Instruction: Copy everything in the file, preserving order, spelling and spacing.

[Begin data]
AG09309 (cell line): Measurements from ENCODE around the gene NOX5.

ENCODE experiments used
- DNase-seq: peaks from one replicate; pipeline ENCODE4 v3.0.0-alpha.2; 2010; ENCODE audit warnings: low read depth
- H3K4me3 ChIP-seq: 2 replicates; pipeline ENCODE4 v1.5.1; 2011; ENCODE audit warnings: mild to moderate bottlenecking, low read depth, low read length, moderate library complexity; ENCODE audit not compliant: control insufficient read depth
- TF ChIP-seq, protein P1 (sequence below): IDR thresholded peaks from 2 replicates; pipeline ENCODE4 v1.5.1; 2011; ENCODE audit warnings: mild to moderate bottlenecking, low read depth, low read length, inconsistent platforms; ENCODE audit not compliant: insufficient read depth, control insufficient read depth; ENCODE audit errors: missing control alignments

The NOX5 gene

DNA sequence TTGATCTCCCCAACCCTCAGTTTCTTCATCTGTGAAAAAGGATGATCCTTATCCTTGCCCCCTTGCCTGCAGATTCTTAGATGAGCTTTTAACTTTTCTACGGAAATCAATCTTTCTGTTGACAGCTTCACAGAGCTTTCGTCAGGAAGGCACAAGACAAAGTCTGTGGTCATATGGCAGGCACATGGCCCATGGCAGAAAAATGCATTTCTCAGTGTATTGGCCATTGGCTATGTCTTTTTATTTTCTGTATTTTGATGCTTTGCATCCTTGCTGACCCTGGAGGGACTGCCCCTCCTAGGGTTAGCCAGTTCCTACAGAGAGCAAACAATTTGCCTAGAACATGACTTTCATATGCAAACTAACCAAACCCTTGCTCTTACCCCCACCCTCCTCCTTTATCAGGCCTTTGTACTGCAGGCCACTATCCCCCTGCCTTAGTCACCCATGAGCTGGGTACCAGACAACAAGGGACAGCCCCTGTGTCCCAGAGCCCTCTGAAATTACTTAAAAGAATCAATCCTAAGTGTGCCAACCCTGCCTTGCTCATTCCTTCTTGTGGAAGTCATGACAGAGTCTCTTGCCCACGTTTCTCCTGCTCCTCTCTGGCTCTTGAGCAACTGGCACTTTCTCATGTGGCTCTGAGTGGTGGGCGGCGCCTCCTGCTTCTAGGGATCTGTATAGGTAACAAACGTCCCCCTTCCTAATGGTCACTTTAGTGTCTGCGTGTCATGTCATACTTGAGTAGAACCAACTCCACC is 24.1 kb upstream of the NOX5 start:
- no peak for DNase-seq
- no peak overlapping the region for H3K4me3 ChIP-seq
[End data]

AG09309 (cell line): Measurements from ENCODE around the gene NOX5.

ENCODE experiments used
- DNase-seq: peaks from one replicate; pipeline ENCODE4 v3.0.0-alpha.2; 2010; ENCODE audit warnings: low read depth
- H3K4me3 ChIP-seq: 2 replicates; pipeline ENCODE4 v1.5.1; 2011; ENCODE audit warnings: mild to moderate bottlenecking, low read depth, low read length, moderate library complexity; ENCODE audit not compliant: control insufficient read depth
- TF ChIP-seq, protein P1 (sequence below): IDR thresholded peaks from 2 replicates; pipeline ENCODE4 v1.5.1; 2011; ENCODE audit warnings: mild to moderate bottlenecking, low read depth, low read length, inconsistent platforms; ENCODE audit not compliant: insufficient read depth, control insufficient read depth; ENCODE audit errors: missing control alignments

The NOX5 gene

DNA sequence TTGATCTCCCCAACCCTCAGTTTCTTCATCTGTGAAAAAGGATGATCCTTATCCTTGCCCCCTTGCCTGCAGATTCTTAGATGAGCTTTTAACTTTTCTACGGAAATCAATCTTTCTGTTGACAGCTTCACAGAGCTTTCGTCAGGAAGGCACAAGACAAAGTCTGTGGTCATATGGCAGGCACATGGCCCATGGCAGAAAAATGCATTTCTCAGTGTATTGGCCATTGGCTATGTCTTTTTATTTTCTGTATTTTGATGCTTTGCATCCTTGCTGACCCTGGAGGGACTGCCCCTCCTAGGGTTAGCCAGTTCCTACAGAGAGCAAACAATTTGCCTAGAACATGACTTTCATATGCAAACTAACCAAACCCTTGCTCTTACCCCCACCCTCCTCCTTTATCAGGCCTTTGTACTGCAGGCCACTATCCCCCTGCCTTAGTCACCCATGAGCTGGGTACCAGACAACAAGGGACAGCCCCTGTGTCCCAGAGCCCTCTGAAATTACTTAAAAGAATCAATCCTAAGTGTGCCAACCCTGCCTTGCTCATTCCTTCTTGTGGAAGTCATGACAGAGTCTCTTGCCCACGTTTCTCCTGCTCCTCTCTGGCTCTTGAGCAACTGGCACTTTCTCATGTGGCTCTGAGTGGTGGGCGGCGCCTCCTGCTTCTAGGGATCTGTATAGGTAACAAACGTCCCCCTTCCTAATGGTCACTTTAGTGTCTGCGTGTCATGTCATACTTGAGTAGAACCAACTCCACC is 24.1 kb upstream of the NOX5 start:
- no peak for DNase-seq
- no peak overlapping the region for H3K4me3 ChIP-seq